The 7 Weirdest Buildings to See in Buenos Aires

Weird buildings in Buenos Aires? There are a few
Weird buildings in Buenos Aires? There are a few | © Jesus Alexander Reyes Sánchez/Flickr
Sorcha O'Higgins

Buenos Aires, Argentina, has its fair share of weird and wonderful architecture. In a city where chaos is the norm and eccentricity is celebrated, it follows that the built environment would reflect the idiosyncrasies of the Argentine capital. Check out some of the weirdest buildings in Buenos Aires.

Loved by over 40s

Planetario Galileo Galilei

Building, Museum

Galileo Galilei Planetarium of Buenos Aires. Palermo Town, Buenos Aires, Argentina.. Image shot 03/2009. Exact date unknown.
© Bernardo Galmarini / Alamy Stock Photo
Buenos Aires’ planetarium could perhaps take the crown for being the weirdest-looking building in the city. Situated in the city’s central Tres de Febrero park in Palermo, the Planetario looks as if it has just landed on Earth, a fitting concept for a building that celebrates all things celestial. This other-worldly edifice, inaugurated in 1968, was the brainchild of the Ministry of Culture and a socialist councillor, and was designed by Argentine architect Enrique Jan with the purpose of promoting astronomy and science. The design is derived from geometry and mathematics, particularly the configuration of an equilateral triangle; the building’s iconic spherical silhouette is best seen at night, when its dome is illuminated by LED lamps. Guided tours are available.

Weirdness factor: 7

Uptown Bar

Argentina is known for constantly looking abroad for what’s cool, and nowhere is this more evident than in the recently opened Uptown Bar in the Palermo Hollywood area. This weird bar may be all the rage right now, but its concept is the epitome of kitsch. This cocktail bar is modeled on a New York subway station, and the entrance comes complete with a faux-graffitied stairwell, white tiled walls typical of the underground in the Big Apple, and way-finding signage straight out of the New York City subway, all of which is more than disconcerting when you then enter a plush interior that is more reminiscent of a high-class 1930s speakeasy than a grotty subway station.

Weirdness factor: 6

Uptown Bar, Arevalo 2030, Palermo Hollywood, Buenos Aires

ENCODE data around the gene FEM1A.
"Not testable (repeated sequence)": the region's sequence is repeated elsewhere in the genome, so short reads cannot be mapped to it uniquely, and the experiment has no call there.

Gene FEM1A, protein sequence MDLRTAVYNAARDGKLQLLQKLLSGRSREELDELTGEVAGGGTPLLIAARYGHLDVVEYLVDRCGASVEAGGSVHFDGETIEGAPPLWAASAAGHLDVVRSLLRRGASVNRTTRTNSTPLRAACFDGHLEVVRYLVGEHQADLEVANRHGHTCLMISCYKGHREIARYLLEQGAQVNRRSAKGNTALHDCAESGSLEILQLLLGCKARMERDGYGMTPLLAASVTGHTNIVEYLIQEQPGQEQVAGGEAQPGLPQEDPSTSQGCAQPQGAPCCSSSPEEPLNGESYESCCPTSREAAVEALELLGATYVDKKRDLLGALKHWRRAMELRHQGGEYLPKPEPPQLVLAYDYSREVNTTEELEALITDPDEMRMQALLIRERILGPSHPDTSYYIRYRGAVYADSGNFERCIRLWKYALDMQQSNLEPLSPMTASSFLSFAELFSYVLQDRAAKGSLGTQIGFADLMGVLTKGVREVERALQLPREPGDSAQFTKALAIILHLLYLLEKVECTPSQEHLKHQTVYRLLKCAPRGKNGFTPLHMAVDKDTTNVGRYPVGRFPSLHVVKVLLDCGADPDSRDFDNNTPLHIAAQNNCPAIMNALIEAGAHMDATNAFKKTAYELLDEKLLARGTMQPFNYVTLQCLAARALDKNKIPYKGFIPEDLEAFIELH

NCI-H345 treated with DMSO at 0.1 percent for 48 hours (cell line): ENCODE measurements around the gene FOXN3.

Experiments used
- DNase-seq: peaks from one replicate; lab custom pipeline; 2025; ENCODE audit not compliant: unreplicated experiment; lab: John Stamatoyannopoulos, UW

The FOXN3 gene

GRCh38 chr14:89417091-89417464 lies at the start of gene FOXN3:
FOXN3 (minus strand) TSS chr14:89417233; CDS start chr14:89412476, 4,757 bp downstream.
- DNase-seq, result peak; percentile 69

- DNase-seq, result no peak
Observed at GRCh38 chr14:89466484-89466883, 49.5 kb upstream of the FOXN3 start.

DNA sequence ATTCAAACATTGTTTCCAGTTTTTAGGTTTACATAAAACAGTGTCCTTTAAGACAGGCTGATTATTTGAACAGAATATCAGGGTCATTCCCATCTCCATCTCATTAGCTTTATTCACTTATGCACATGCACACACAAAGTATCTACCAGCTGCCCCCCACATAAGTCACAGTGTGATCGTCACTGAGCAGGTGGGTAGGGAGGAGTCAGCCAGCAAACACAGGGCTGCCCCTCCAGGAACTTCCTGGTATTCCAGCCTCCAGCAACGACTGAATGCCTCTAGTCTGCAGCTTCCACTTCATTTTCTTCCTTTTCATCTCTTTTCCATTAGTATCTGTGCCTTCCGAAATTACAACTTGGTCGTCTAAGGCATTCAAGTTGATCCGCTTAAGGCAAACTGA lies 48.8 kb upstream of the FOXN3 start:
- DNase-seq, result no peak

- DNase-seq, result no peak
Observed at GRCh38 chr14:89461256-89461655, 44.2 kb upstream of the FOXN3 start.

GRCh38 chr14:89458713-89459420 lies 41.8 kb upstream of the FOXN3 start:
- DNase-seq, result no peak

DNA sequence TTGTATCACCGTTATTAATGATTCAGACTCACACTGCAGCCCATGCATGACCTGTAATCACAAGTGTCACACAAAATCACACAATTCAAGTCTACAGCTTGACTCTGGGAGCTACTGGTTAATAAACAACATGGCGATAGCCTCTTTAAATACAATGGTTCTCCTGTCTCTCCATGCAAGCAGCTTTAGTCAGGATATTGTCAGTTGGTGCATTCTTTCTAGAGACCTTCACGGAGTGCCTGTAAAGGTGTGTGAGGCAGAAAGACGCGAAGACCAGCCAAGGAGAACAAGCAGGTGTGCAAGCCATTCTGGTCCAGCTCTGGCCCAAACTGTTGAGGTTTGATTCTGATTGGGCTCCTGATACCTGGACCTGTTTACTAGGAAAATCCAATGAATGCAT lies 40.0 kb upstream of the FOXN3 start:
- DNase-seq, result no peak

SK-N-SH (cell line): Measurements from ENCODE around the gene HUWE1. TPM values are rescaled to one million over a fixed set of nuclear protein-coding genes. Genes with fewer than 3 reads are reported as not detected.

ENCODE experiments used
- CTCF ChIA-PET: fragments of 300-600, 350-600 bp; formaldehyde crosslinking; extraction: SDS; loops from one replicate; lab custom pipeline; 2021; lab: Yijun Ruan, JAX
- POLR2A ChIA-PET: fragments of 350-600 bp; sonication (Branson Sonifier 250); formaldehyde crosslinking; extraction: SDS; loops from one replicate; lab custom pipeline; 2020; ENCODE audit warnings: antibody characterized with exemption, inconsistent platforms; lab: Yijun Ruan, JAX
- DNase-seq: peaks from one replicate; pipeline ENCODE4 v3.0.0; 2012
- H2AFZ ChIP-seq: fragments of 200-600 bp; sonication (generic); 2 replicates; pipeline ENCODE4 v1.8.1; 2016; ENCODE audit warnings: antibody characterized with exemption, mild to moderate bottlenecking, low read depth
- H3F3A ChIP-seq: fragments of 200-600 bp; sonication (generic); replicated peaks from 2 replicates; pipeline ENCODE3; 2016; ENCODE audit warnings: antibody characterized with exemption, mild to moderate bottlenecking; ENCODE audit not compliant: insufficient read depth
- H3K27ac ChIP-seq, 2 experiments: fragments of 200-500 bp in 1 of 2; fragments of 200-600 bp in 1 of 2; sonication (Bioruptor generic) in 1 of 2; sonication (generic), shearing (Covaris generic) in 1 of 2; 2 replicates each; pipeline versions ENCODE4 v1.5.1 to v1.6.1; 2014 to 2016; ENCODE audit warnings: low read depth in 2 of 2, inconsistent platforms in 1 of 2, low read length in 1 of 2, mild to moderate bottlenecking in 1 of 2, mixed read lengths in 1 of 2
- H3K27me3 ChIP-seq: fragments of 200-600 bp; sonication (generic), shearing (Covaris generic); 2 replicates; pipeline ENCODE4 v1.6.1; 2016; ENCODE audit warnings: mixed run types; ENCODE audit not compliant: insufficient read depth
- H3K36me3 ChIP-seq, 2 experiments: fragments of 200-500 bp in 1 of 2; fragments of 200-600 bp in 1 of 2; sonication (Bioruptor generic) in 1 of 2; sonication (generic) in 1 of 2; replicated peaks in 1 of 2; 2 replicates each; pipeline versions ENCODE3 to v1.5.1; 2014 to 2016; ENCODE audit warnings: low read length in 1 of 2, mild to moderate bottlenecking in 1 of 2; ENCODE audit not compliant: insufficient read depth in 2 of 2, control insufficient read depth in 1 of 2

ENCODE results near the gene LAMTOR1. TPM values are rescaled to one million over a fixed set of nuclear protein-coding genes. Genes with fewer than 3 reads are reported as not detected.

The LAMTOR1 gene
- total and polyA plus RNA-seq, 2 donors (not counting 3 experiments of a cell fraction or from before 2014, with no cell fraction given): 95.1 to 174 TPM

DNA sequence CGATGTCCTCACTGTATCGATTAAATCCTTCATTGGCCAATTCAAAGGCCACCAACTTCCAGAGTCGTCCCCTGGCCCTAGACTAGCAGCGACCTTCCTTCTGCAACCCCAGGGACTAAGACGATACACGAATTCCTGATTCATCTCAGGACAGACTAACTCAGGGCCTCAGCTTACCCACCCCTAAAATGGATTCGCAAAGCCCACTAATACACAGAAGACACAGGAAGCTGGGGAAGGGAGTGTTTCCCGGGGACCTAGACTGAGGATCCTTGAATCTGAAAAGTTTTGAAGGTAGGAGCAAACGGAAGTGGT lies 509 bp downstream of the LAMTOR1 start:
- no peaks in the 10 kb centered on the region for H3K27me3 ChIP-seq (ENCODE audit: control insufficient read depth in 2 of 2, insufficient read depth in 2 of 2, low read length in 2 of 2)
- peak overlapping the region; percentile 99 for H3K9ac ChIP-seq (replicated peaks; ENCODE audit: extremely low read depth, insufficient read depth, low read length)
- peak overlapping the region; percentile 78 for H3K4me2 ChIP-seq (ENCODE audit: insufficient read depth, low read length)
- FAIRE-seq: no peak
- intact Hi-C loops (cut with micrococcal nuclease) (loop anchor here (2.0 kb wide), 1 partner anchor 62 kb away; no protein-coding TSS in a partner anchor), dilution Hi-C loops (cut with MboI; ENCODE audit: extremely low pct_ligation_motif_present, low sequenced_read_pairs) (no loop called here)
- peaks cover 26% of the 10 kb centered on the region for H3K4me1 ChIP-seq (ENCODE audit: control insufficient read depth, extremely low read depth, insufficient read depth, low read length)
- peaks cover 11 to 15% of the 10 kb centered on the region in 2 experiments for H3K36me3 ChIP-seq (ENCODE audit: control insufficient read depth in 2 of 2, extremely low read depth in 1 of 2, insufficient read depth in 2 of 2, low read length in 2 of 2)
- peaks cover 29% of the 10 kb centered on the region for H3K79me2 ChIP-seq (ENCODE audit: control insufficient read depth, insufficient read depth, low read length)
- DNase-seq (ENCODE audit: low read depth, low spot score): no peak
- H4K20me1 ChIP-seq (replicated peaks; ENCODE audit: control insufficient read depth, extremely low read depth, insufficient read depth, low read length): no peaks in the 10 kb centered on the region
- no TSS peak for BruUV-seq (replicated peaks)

An hour outside the city of Buenos Aires you will find the fantastical folly of Campanopolis. A self-contained medieval village built by millionaire Alberto Campana in the 1970s, Campanopolis is part JRR Tolkien’s Shire, part Game of Thrones, part the ridiculous last hurrah of the terminally ill Campana, who was dying of cancer. Campanopolis is a collection of buildings connected by little bridges, with plush landscaping and interwoven with streams and ponds. Guided tours are available.

Weirdness factor: 9

Campanopolis, Bariloche 7200, González Catán, Buenos Aires province

Manhattan Club

Restaurant, Argentina

Another homage to New York City, Manhattan Club in Belgrano is your typical Argentine restaurant serving mediocre medialunas, milanesas and pizza, but in a strangely surreal setting. It’s a mini version of the Chrysler Building, without the height or prestige. Situated on the corner on a busy avenue, Manhattan Club may bear an external resemblance to the New York tower, but that’s where the similarity ends. The iconic pinnacle of the Chrysler building is plonked in the middle of two gables that have literally zero connection with the silver tower, and inside, curving chrome counters evoke an American diner, and it’s all so decontextualised that the whole thing is just weird, weird, weird.

Weirdness factor: 8

Palacio Barolo


Argentina, Buenos Aires, Palacio Barolo
© Hemis / Alamy Stock Photo
Palacio Barolo makes it onto the weird list because of its premise: based on the configuration of Dante’s Divine Comedy, the office block was designed by Italian architect Mario Palanti for Italian businessman Luis Barolo. The palace’s 22 floors are divided into three sections: hell, purgatory, and heaven. The building uses a lot of Masonic symbolism, its foundations are based on the Golden Ratio, and a lighthouse at the very top casts a beam all the way to its sister building in Montevideo, Uruguay. When it was built, it was the tallest building in South America, and views out over the city from the dome are some of the best in Buenos Aires. Tours are available.